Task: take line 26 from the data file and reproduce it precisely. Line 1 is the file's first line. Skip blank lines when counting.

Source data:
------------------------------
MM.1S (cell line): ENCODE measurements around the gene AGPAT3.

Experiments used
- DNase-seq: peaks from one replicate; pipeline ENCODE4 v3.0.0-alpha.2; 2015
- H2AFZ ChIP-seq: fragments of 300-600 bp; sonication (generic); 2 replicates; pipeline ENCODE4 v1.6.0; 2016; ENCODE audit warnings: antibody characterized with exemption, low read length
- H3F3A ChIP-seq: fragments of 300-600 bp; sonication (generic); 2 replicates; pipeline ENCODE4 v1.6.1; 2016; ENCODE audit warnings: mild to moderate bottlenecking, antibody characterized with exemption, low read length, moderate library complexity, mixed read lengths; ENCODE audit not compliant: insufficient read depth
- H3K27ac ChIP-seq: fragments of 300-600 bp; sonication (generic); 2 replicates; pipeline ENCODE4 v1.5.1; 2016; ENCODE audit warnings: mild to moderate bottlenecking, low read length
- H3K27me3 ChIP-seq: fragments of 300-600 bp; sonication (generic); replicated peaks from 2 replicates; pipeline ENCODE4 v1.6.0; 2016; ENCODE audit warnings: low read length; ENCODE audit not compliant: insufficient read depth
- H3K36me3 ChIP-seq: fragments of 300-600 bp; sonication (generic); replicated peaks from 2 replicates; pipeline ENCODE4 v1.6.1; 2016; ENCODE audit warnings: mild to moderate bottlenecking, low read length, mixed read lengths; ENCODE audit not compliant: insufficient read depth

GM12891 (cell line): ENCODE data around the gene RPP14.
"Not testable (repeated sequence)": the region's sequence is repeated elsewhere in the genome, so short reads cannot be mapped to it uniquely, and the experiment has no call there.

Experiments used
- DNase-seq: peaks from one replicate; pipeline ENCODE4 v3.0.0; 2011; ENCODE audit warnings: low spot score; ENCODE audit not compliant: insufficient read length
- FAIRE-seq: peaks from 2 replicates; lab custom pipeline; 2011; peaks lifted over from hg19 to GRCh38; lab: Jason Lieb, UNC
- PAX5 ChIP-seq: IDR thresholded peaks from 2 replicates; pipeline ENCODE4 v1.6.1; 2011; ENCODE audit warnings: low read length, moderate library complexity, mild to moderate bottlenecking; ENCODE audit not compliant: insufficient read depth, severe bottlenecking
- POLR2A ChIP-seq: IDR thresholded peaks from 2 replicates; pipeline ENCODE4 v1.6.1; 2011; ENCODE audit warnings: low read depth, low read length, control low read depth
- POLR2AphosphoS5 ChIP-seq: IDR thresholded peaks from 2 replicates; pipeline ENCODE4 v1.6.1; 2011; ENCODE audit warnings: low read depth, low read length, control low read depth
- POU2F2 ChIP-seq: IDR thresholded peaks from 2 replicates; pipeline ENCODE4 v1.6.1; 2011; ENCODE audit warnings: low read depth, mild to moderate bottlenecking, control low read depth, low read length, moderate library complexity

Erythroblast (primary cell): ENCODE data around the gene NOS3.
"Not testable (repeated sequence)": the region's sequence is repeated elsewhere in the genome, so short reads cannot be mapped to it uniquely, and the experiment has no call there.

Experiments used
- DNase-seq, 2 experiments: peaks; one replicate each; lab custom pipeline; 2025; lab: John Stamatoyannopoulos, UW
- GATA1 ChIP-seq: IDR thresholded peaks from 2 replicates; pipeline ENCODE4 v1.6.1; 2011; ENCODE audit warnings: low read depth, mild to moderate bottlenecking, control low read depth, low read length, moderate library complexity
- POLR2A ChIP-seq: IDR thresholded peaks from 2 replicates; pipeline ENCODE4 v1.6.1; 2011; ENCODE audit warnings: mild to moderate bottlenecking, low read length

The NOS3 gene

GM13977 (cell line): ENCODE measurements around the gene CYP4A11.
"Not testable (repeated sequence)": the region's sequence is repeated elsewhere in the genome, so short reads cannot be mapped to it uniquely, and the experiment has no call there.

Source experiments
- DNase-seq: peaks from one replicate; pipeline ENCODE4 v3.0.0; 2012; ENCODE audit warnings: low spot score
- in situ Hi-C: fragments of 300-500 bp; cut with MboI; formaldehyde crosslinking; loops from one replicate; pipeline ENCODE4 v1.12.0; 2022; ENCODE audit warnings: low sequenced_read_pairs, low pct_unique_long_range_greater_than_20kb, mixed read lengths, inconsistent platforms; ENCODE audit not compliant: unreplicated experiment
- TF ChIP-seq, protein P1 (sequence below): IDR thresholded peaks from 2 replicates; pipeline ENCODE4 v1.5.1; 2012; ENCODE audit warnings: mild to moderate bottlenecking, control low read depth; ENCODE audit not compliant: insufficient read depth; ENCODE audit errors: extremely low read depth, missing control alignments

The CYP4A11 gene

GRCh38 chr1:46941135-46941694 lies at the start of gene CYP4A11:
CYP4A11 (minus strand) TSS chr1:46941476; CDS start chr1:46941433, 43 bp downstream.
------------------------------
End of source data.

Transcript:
"Not testable (repeated sequence)": the region's sequence is repeated elsewhere in the genome, so short reads cannot be mapped to it uniquely, and the experiment has no call there.